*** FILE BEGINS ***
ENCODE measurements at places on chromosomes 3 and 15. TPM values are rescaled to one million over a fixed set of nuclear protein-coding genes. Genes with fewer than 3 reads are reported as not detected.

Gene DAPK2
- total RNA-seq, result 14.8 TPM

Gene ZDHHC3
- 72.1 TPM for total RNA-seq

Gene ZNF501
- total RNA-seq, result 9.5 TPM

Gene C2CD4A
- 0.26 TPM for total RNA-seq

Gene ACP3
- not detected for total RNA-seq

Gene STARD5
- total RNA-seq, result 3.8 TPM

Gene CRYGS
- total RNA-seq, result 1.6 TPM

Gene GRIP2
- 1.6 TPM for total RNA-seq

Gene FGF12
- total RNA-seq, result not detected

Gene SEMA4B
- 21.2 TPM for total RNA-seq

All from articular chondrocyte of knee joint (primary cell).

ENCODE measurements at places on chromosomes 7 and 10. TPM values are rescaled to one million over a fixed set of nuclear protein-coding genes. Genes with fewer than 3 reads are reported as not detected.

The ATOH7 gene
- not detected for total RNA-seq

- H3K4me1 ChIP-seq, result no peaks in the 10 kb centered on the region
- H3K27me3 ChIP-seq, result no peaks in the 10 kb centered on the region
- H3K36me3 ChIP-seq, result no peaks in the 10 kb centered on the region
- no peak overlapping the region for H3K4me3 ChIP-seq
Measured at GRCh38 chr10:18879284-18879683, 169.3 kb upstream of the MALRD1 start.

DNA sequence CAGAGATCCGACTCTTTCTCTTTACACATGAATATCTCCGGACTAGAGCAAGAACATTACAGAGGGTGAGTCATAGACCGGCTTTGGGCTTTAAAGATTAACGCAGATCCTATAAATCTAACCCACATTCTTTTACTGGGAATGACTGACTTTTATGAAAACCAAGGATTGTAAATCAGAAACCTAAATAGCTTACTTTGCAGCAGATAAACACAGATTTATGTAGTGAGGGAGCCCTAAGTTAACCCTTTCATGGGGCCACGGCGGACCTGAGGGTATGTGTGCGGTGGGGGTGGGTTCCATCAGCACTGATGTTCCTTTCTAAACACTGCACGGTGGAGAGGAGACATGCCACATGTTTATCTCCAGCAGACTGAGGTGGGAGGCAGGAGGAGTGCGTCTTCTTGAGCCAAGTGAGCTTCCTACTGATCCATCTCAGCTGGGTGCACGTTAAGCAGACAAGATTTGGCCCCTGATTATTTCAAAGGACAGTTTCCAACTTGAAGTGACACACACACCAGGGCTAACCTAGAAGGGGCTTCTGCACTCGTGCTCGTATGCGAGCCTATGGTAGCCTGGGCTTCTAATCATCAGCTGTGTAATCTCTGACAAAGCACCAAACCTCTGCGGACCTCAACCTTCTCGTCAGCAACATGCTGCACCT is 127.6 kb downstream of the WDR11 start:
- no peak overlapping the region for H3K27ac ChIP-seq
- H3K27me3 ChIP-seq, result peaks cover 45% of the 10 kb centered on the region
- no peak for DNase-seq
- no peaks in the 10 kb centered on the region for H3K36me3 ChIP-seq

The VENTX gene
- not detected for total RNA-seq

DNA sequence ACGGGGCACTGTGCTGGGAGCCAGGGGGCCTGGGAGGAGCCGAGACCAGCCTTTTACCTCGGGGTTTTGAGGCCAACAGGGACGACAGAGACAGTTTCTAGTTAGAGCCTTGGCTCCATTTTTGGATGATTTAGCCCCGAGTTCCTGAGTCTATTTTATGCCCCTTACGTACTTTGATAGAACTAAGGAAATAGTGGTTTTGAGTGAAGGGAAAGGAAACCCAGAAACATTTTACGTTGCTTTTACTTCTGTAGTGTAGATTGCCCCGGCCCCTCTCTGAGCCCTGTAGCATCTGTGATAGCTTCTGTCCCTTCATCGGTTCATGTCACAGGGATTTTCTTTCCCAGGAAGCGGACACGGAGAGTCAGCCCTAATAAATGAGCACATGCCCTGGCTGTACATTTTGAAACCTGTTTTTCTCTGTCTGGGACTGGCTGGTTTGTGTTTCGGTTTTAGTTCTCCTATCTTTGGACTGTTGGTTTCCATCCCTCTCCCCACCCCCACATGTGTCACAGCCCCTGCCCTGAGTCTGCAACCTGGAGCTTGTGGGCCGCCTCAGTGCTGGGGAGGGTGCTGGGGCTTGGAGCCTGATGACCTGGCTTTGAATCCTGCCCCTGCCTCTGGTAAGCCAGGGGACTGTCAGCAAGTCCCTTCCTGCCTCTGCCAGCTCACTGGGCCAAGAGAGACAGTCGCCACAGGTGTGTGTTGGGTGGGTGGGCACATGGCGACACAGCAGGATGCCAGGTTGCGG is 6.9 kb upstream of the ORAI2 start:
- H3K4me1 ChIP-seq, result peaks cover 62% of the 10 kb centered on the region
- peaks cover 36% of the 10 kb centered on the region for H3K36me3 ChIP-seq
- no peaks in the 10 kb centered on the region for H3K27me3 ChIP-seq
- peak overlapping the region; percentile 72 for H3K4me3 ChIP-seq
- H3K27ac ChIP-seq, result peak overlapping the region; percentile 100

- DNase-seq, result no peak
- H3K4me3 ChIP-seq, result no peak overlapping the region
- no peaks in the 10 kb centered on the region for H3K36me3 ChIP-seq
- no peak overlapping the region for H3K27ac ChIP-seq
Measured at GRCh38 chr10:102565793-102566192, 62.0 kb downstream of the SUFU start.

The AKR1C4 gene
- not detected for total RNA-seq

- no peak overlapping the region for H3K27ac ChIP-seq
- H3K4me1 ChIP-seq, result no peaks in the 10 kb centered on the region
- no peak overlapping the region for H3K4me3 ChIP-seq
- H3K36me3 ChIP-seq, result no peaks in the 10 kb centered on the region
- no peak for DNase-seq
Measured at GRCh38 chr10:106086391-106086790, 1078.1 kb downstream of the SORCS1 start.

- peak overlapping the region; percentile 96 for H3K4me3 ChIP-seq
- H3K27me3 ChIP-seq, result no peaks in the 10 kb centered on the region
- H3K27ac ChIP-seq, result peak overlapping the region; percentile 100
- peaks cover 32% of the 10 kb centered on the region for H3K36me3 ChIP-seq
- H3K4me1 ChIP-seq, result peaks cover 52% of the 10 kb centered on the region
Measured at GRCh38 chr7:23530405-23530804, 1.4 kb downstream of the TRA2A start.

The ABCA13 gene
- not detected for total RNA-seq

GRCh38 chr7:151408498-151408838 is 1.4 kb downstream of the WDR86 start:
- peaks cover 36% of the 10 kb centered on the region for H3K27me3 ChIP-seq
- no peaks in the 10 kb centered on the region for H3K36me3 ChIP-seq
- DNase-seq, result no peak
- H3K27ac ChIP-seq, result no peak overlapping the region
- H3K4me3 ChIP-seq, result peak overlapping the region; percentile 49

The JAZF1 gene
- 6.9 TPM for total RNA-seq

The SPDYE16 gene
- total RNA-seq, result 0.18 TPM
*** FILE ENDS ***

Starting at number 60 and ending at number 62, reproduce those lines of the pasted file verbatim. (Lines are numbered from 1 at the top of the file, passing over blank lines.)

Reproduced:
- peaks cover 32% of the 10 kb centered on the region for H3K36me3 ChIP-seq
- H3K4me1 ChIP-seq, result peaks cover 52% of the 10 kb centered on the region
Measured at GRCh38 chr7:23530405-23530804, 1.4 kb downstream of the TRA2A start.